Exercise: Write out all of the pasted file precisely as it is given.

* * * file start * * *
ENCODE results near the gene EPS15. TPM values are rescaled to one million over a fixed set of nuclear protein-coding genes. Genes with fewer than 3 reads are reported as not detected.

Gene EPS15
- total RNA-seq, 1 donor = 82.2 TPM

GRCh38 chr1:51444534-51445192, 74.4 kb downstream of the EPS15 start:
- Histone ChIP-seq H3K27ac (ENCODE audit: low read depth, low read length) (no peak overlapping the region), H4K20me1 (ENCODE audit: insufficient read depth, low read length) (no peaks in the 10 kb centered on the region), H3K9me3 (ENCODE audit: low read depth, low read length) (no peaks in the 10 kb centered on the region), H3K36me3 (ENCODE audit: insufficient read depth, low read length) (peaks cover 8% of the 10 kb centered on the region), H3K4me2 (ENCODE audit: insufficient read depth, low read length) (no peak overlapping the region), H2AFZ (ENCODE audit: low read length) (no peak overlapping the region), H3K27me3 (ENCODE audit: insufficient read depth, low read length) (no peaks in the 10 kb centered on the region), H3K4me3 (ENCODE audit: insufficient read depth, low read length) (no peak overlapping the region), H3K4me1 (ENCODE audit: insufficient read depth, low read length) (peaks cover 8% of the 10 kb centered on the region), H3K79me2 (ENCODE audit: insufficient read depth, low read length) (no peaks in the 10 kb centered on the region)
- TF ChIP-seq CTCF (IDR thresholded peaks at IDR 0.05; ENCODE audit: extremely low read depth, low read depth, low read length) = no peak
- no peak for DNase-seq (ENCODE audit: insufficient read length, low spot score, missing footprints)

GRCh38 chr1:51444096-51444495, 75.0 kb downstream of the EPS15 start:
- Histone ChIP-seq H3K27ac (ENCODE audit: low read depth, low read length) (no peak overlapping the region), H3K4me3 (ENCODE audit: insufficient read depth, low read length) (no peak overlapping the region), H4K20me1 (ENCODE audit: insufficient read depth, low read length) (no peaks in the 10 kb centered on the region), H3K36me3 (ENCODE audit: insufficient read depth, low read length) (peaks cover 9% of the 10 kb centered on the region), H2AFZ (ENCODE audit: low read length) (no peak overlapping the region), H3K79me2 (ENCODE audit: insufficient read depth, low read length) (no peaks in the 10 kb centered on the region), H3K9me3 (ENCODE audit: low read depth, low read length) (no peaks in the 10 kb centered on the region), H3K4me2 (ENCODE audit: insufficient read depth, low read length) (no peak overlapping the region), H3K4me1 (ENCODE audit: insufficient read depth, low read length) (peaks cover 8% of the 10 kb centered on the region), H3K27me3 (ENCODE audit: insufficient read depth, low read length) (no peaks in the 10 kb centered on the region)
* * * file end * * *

ENCODE results near the gene EPS15. TPM values are rescaled to one million over a fixed set of nuclear protein-coding genes. Genes with fewer than 3 reads are reported as not detected.

Gene EPS15
- total RNA-seq, 1 donor = 82.2 TPM

GRCh38 chr1:51444534-51445192, 74.4 kb downstream of the EPS15 start:
- Histone ChIP-seq H3K27ac (ENCODE audit: low read depth, low read length) (no peak overlapping the region), H4K20me1 (ENCODE audit: insufficient read depth, low read length) (no peaks in the 10 kb centered on the region), H3K9me3 (ENCODE audit: low read depth, low read length) (no peaks in the 10 kb centered on the region), H3K36me3 (ENCODE audit: insufficient read depth, low read length) (peaks cover 8% of the 10 kb centered on the region), H3K4me2 (ENCODE audit: insufficient read depth, low read length) (no peak overlapping the region), H2AFZ (ENCODE audit: low read length) (no peak overlapping the region), H3K27me3 (ENCODE audit: insufficient read depth, low read length) (no peaks in the 10 kb centered on the region), H3K4me3 (ENCODE audit: insufficient read depth, low read length) (no peak overlapping the region), H3K4me1 (ENCODE audit: insufficient read depth, low read length) (peaks cover 8% of the 10 kb centered on the region), H3K79me2 (ENCODE audit: insufficient read depth, low read length) (no peaks in the 10 kb centered on the region)
- TF ChIP-seq CTCF (IDR thresholded peaks at IDR 0.05; ENCODE audit: extremely low read depth, low read depth, low read length) = no peak
- no peak for DNase-seq (ENCODE audit: insufficient read length, low spot score, missing footprints)

GRCh38 chr1:51444096-51444495, 75.0 kb downstream of the EPS15 start:
- Histone ChIP-seq H3K27ac (ENCODE audit: low read depth, low read length) (no peak overlapping the region), H3K4me3 (ENCODE audit: insufficient read depth, low read length) (no peak overlapping the region), H4K20me1 (ENCODE audit: insufficient read depth, low read length) (no peaks in the 10 kb centered on the region), H3K36me3 (ENCODE audit: insufficient read depth, low read length) (peaks cover 9% of the 10 kb centered on the region), H2AFZ (ENCODE audit: low read length) (no peak overlapping the region), H3K79me2 (ENCODE audit: insufficient read depth, low read length) (no peaks in the 10 kb centered on the region), H3K9me3 (ENCODE audit: low read depth, low read length) (no peaks in the 10 kb centered on the region), H3K4me2 (ENCODE audit: insufficient read depth, low read length) (no peak overlapping the region), H3K4me1 (ENCODE audit: insufficient read depth, low read length) (peaks cover 8% of the 10 kb centered on the region), H3K27me3 (ENCODE audit: insufficient read depth, low read length) (no peaks in the 10 kb centered on the region)